Over the last couple of years, Kingston have been a frequent guest to our test lab. After some ups and downs, it’s time we take a look at another item in the HyperX lineup, namely, the current DDR3-2800 flagship to judge whether it’s a serious contender or just another prestige item.
On 4GB modules, Kingston have never pushed the specifications beyond what they could produce in large numbers. For a long time, their flagship HyperX carried a spec of DDR3-2666 CL11. To produce the kits, Kingston had to call Samsung for memory chips, but whenever Samsung’s production volumes have dropped in mid-2013, the production switched to Hynix. With vast variance in overclockability that Hynix chips tend to have, Kingston had to implement a more careful selection procedure. This made things more complicated and hence expensive, but it also allowed to push the flagship frequency even higher.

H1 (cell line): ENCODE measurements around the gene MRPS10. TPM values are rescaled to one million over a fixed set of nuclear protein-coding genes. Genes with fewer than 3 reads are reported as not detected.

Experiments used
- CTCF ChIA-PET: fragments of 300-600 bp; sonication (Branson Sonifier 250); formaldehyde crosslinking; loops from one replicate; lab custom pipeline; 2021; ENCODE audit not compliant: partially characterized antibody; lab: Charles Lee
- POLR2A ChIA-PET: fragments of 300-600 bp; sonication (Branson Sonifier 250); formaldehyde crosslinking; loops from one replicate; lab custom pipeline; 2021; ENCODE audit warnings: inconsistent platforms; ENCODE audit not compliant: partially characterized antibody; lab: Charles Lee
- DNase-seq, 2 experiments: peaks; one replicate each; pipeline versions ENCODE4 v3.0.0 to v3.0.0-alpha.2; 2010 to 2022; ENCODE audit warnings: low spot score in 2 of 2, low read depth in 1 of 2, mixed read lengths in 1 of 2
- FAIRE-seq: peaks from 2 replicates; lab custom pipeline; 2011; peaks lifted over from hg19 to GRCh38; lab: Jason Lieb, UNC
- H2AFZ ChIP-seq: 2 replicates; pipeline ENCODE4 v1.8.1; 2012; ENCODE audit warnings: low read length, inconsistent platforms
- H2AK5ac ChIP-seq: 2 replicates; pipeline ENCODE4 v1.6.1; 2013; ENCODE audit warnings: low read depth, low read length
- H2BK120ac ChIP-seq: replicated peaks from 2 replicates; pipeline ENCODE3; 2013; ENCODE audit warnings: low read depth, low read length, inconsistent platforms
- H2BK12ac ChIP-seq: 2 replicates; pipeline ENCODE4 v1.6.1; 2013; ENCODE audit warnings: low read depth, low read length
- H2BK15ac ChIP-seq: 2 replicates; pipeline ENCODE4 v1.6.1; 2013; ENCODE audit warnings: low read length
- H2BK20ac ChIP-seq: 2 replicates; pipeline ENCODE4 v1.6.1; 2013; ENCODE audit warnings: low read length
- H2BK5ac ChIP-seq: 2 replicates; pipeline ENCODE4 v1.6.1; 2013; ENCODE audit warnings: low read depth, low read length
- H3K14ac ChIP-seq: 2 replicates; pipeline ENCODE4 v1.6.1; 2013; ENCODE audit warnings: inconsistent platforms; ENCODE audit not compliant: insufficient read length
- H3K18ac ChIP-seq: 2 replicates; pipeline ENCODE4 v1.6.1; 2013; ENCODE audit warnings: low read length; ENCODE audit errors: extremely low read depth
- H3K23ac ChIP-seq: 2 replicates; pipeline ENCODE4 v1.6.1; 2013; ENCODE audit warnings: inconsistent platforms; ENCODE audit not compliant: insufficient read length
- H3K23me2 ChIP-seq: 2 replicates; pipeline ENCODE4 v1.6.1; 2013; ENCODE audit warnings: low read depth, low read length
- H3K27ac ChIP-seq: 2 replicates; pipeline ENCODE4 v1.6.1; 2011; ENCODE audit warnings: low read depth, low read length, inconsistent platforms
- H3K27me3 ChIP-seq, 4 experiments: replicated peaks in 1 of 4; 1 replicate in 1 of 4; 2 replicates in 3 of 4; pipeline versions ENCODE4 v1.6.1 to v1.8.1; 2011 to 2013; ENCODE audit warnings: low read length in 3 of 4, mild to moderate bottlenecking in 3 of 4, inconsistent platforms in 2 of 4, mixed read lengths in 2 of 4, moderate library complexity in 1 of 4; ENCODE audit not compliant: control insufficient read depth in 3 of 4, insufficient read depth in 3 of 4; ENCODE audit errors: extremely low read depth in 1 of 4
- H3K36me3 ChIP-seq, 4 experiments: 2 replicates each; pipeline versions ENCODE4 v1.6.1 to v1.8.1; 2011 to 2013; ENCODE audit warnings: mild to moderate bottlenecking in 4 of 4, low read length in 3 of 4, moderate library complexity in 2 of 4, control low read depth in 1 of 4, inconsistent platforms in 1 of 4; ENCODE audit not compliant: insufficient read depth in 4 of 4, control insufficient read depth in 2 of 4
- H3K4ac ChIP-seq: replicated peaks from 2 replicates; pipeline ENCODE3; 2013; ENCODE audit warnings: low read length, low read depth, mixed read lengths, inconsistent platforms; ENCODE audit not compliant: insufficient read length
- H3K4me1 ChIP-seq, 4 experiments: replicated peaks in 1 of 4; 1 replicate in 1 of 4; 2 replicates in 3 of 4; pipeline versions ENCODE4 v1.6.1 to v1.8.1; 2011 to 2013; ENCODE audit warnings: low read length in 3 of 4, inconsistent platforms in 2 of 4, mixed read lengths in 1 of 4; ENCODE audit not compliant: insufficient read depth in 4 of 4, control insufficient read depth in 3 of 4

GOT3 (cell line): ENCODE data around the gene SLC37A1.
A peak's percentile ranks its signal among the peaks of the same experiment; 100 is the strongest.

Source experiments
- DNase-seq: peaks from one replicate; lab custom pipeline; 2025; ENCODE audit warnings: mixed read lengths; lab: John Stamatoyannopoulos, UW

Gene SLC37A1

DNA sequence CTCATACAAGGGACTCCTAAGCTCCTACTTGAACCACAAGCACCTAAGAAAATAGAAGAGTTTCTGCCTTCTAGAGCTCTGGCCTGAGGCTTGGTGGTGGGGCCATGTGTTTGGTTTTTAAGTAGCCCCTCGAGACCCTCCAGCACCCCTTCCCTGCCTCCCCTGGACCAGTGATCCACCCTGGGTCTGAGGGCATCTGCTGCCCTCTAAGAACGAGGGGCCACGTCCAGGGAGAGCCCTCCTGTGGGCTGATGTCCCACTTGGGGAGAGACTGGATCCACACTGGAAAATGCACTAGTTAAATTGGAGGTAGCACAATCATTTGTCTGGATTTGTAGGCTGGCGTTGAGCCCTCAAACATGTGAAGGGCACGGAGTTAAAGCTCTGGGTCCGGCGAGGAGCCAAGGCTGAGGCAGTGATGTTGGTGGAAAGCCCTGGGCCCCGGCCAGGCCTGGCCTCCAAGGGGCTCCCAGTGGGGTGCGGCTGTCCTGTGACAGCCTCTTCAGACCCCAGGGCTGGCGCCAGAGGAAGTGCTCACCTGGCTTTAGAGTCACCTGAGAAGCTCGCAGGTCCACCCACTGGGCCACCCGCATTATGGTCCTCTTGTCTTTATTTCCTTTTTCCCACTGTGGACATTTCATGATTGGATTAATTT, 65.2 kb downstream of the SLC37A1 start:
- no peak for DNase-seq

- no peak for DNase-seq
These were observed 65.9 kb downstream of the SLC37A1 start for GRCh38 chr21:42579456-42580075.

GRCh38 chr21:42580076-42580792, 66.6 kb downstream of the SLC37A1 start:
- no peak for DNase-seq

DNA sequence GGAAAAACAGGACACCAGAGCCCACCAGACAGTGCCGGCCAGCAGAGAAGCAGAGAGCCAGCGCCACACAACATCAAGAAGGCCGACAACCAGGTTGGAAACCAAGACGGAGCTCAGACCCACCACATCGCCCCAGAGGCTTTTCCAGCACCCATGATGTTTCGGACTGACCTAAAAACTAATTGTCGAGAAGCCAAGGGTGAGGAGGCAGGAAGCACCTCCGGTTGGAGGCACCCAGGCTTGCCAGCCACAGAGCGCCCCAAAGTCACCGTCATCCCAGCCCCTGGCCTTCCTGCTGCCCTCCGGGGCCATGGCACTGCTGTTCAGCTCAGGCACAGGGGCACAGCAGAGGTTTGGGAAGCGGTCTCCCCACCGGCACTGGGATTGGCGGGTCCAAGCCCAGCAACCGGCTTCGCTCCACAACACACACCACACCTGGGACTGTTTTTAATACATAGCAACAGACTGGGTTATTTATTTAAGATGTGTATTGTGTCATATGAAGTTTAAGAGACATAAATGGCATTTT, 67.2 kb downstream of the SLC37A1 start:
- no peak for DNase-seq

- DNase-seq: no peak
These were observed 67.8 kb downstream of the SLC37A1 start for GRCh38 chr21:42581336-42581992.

||8 GB (2 x 4GB)
As a result, the DDR3-2800 version of HyperX has emerged. However, maintaining such frequency within 1.65V comes at a price: at 12-14-14-32, the timings are not what you would call aggressive. In fact, given our previous experience with Hynix chips, 1400MHz CL12 is actually easier to achieve than 1333MHz with CL11, so this model does not look like a big step forward.